Using WP Super Cache with IIS 7

If you are lucky enough to have attracted some traffic on your WordPress blog, you may find yourself stuck with an overloaded web server that gets bombarded from links on Google, Digg or Twitter.

Tags: iis infrastructure seo wordpress


Sooner or later you will discover the WP Super Cache plug-in for WordPress, but perhaps you’re running it on IIS 7 instead of Apache, and support for that is somewhat limited. Luckily, a two year old blog post on IIS Blogs still appears to work for the latest version of WordPress (3.0.1 at the time of this writing) and IIS 7.5, so that they will be presented here again in a somewhat condensed form.


The steps below make the following assumptions:

Installing the Plug-in

The quickest way to install the plug-in is to use the plug-in manager in WordPress:

  1. Log on to your WordPress blog as administrator
  2. In the navigation menu, click Plugins → Add New
  3. Search for the term WP Super Cache
  4. Click Install Now in the search result for WP Super Cache.

Configuring URL Rewriting

WP Super Cache uses URL rewriting to redirect external requests to your blog posts and pages to a separate directory that contains static HTML and GZIPed pages. These static files are automatically created and maintained by the plug-in, and they are the reason for the blog’s improved performance, because they do not require PHP and database execution.

The WP Super Cache plug-in has been written for the Apache web server and will attempt to create and update .htaccess files within your WordPress installation, but those files have no effect when using IIS as the web server.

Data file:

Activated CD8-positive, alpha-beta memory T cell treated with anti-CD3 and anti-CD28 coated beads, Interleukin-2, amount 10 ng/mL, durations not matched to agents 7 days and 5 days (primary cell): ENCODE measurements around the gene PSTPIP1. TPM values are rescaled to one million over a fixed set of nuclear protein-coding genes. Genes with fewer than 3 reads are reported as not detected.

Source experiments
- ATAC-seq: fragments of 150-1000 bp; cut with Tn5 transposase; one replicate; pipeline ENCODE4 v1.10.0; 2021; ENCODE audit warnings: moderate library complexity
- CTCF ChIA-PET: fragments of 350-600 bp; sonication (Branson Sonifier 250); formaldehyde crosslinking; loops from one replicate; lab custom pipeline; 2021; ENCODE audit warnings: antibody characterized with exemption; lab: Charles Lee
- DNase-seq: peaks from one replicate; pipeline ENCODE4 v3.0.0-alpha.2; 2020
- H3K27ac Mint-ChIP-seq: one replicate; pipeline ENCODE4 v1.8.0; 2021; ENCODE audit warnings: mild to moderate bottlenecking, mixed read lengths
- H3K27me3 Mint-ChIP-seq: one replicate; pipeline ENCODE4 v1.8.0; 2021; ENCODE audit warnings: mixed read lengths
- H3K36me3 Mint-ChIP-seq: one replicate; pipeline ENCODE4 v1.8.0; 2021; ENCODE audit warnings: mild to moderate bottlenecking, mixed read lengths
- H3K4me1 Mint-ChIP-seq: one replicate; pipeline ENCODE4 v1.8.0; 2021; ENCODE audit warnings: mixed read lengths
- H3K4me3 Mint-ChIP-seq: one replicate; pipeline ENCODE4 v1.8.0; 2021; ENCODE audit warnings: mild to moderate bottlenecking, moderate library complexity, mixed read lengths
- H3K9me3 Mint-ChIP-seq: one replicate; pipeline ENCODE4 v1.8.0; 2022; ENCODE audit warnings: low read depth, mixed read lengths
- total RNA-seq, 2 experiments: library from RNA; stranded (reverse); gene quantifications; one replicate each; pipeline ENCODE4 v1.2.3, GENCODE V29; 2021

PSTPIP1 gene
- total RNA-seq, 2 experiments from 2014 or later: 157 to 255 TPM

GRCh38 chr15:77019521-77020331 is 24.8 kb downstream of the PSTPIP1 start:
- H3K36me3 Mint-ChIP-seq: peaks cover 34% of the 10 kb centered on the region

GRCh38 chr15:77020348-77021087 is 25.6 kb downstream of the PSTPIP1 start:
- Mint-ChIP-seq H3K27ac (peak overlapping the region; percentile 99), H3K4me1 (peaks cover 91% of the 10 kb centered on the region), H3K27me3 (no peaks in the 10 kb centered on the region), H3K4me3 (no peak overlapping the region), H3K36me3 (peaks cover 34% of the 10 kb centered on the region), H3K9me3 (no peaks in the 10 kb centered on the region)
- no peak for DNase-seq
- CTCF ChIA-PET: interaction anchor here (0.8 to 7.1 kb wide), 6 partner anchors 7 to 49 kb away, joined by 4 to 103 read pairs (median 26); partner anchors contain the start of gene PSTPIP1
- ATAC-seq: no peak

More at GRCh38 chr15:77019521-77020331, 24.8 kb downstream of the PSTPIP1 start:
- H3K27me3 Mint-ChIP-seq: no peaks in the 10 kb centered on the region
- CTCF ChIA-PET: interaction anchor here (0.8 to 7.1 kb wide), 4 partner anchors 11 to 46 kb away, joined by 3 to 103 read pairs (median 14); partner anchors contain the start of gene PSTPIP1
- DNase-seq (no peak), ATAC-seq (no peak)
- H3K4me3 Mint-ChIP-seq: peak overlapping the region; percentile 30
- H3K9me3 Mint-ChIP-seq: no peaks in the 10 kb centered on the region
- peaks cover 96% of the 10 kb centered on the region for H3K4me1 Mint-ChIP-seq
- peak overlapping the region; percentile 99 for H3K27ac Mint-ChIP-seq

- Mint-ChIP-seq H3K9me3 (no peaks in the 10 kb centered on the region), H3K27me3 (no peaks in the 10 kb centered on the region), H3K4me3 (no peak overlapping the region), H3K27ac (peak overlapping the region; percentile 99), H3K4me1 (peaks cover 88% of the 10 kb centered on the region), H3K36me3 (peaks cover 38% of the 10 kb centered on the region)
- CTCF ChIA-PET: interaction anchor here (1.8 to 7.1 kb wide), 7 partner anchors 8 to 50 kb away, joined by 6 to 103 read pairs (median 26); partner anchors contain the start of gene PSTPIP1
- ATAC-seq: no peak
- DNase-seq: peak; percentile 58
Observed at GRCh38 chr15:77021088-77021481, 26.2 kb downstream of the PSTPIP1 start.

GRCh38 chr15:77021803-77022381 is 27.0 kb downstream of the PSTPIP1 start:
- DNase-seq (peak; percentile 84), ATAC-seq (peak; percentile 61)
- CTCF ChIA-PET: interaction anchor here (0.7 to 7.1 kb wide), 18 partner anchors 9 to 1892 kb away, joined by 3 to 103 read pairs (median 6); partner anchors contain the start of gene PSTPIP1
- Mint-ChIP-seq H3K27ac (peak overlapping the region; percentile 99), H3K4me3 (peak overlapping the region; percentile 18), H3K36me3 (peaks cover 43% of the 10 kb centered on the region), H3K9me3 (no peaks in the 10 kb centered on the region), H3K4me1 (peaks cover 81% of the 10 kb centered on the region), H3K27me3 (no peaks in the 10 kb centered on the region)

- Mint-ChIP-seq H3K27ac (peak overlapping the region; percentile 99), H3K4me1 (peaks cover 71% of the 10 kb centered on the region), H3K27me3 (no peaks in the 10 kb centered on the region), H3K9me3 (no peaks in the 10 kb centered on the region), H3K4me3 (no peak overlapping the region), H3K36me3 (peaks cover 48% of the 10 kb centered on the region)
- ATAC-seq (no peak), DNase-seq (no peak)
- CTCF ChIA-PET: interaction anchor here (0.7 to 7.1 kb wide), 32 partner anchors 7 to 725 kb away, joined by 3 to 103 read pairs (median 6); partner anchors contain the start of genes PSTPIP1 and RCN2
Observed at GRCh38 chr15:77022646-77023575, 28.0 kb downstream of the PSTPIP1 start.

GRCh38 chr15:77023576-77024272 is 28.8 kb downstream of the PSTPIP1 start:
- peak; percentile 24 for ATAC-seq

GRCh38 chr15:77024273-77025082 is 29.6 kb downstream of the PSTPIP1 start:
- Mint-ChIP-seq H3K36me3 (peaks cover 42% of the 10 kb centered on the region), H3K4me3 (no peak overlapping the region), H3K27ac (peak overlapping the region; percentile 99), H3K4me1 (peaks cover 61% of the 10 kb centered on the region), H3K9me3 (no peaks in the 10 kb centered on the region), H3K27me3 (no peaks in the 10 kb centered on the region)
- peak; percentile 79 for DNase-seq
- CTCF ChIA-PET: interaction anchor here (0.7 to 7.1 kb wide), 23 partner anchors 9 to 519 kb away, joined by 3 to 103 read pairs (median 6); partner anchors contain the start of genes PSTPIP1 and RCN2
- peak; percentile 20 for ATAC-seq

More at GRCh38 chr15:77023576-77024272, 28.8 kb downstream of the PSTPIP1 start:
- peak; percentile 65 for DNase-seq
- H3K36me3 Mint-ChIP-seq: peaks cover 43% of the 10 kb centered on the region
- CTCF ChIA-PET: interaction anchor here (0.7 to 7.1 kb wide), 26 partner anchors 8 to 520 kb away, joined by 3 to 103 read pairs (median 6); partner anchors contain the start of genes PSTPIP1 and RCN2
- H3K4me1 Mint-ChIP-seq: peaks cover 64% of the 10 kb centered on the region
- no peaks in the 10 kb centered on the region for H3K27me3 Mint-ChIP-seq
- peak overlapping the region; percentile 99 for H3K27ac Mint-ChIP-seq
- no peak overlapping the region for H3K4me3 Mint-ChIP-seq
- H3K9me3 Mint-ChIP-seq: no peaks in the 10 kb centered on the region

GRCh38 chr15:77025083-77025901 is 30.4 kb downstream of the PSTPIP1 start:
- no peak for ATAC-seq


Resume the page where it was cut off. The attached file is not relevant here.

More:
To configure URL rewriting for IIS, perform the following steps:

  1. Open the Web.config file in a text editor
  2. Add the following block right after the <rules> section near the top of the file and before the <rule> entry for the WordPress Pretty Permalinks configuration:
    <rule name="WP Super Cache" stopProcessing="true">
    <match url="^(\d{4})/(\d{2})/(.+?)/?$" ignoreCase="false" />
      <add input="{REQUEST_METHOD}" negate="true" pattern="POST" ignoreCase="false" />
      <add input="{QUERY_STRING}" negate="true" pattern=".*=.*" ignoreCase="false" />
      <add input="{QUERY_STRING}" negate="true" pattern=".*attachment_id=.*" ignoreCase="false" />
      <add input="{HTTP_COOKIE}" negate="true" pattern="^.*(comment_author_|wordpress|wp-postpass_).*$" ignoreCase="false" />
      <add input="{DOCUMENT_ROOT}\wp-content\cache\supercache\{HTTP_HOST}\{R:1}\{R:2}\{R:3}\index.html" matchType="IsFile" />
    <action type="Rewrite" url="wp-content/cache/supercache/{HTTP_HOST}/{R:1}/{R:2}/{R:3}/index.html" />
  3. Save and close the file.

The rules shown above apply to Pretty Permalinks in the Year/Month/Title format, for example, and they will have to be adjusted for different Permalink formats.

Enabling Caching in WordPress

To enable serving cached WordPress files, make the following changes in the WordPress configuration file:

  1. Open the file wp-config.php from the root directory of your blog in a text editor
  2. Add the following line before the first require_once() function call at the bottom of the file:
    define('WP_CACHE', true);
  3. Save and close the file.

Activating the Plug-in

Finally, the plug-in can be activated in the WordPress administration interface:

  1. In the navigation menu click Settings → WP Super Cache
  2. Click on WP Super Cache
  3. On the Advanced tab...
    • Check Cache hits to this website for quick access
    • Select Use mod_rewrite to serve cache files.

The warning messages about Mod rewrite may not be installed and Rewrite rules must be updated apply to the Apache web server and can be ignored.

The plug-in should now be fully functional, and cached versions of the blog posts and pages should automatically be created in the \wp-content\cache\supercache directory. Please note that the plug-in will create sub-directories for each year, month and page.